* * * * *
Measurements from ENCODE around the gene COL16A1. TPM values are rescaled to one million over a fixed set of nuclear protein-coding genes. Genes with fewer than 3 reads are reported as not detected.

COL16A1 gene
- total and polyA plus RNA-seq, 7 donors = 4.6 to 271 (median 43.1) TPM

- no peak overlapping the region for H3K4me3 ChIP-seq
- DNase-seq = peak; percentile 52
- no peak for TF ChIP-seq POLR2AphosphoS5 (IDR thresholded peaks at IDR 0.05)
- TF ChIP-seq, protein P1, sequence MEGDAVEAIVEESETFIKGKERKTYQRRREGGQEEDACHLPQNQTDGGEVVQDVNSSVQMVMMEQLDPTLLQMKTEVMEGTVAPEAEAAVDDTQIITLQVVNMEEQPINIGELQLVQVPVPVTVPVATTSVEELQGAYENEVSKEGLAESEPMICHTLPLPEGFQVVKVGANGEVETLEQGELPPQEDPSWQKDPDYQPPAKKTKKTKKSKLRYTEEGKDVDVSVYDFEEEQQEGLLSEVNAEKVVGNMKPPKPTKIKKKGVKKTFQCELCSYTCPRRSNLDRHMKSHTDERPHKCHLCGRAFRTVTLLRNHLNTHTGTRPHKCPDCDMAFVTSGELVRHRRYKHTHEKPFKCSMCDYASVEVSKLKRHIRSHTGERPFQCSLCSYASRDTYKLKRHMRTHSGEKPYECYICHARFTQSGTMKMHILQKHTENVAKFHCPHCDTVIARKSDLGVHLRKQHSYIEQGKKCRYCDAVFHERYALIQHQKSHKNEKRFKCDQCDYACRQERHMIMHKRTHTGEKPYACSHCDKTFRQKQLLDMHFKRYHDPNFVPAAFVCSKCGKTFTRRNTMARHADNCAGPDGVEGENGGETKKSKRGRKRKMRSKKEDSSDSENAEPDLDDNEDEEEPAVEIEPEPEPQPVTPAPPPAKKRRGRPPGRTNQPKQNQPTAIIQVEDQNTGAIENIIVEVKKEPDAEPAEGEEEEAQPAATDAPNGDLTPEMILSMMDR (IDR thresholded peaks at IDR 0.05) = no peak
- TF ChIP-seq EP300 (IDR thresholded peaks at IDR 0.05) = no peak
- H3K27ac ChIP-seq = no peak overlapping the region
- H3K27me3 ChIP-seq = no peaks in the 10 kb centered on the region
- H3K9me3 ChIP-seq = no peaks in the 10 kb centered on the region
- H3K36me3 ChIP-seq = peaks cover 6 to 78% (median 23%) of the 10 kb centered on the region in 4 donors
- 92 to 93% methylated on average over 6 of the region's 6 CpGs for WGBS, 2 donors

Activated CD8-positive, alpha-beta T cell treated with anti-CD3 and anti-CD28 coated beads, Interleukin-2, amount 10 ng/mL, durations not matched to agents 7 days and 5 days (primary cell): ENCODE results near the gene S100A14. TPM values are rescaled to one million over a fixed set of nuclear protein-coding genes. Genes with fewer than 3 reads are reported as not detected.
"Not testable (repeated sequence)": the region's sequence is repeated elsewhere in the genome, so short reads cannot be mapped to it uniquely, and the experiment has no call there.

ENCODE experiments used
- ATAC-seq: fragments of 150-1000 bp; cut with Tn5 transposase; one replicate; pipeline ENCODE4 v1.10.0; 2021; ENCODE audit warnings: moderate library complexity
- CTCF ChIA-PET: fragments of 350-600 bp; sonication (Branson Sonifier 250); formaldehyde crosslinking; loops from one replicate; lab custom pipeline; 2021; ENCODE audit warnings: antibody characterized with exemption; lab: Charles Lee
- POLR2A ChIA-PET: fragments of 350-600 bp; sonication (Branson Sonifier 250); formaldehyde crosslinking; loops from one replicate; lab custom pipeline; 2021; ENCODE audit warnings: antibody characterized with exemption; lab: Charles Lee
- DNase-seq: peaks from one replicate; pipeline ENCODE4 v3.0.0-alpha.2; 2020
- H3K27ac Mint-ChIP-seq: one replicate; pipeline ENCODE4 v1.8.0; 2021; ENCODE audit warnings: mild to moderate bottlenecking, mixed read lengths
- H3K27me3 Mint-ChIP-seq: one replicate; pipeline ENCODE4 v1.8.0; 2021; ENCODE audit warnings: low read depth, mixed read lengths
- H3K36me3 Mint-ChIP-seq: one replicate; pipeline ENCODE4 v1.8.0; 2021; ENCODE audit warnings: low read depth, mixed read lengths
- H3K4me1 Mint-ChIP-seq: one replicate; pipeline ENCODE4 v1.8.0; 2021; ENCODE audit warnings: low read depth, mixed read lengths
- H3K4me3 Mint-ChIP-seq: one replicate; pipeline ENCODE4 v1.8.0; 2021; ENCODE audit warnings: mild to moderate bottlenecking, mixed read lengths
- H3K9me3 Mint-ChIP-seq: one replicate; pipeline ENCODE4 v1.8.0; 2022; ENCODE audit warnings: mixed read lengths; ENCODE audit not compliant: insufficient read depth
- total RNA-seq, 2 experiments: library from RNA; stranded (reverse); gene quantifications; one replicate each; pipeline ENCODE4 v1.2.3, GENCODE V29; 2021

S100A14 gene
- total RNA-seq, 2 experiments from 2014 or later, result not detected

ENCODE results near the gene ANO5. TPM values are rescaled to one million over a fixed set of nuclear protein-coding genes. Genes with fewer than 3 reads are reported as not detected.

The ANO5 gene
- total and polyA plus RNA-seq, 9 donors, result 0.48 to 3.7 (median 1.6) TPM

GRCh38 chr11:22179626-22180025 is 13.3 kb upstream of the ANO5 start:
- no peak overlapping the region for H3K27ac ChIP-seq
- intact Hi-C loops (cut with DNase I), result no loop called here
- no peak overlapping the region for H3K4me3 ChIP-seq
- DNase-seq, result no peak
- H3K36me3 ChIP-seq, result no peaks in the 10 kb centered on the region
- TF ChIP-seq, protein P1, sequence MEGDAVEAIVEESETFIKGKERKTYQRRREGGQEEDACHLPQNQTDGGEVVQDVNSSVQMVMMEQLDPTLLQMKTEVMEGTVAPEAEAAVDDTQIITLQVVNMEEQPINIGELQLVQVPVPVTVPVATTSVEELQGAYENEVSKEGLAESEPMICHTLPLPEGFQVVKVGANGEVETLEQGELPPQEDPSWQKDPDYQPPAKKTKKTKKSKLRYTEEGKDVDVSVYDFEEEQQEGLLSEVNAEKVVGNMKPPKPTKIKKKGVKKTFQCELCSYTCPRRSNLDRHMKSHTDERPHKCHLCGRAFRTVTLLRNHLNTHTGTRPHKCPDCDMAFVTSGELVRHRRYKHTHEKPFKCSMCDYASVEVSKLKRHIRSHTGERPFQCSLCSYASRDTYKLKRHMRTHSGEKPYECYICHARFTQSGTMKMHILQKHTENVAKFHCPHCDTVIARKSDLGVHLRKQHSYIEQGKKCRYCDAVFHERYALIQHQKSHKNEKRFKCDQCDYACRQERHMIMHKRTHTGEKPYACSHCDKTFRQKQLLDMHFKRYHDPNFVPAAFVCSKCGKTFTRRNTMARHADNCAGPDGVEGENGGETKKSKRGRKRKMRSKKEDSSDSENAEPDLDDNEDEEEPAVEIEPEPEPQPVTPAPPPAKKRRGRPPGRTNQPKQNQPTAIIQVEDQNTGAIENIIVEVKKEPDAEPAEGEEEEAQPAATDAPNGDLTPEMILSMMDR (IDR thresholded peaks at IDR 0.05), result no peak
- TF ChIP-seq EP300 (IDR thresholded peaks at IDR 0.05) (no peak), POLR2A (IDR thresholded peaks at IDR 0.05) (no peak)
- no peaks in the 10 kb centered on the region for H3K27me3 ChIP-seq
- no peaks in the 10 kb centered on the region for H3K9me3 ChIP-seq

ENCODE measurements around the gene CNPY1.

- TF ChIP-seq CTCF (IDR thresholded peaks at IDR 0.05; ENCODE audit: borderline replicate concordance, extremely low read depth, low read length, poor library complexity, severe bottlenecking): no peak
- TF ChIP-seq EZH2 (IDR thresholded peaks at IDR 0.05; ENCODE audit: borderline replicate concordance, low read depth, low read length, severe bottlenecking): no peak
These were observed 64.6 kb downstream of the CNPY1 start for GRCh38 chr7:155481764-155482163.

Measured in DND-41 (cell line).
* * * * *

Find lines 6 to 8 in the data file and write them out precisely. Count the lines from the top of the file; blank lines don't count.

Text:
- no peak for TF ChIP-seq POLR2AphosphoS5 (IDR thresholded peaks at IDR 0.05)
- TF ChIP-seq, protein P1, sequence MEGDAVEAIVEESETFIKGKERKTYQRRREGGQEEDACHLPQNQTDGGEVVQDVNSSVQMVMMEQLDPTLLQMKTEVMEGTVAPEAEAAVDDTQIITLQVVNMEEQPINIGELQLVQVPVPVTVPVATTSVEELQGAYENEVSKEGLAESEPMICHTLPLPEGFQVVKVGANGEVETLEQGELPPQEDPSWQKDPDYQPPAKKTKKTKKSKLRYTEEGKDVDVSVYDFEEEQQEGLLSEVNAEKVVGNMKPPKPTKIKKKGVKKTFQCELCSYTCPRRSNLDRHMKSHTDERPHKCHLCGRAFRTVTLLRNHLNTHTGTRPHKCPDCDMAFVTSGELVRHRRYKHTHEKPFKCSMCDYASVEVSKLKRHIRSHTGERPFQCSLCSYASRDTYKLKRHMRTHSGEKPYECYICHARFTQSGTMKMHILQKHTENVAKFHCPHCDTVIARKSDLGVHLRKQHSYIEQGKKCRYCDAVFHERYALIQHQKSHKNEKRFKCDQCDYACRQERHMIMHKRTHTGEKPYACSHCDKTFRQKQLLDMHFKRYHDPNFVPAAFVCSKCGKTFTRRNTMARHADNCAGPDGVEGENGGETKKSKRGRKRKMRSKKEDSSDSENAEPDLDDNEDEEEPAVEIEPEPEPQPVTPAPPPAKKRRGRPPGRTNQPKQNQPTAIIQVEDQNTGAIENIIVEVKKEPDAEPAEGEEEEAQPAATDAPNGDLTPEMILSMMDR (IDR thresholded peaks at IDR 0.05) = no peak
- TF ChIP-seq EP300 (IDR thresholded peaks at IDR 0.05) = no peak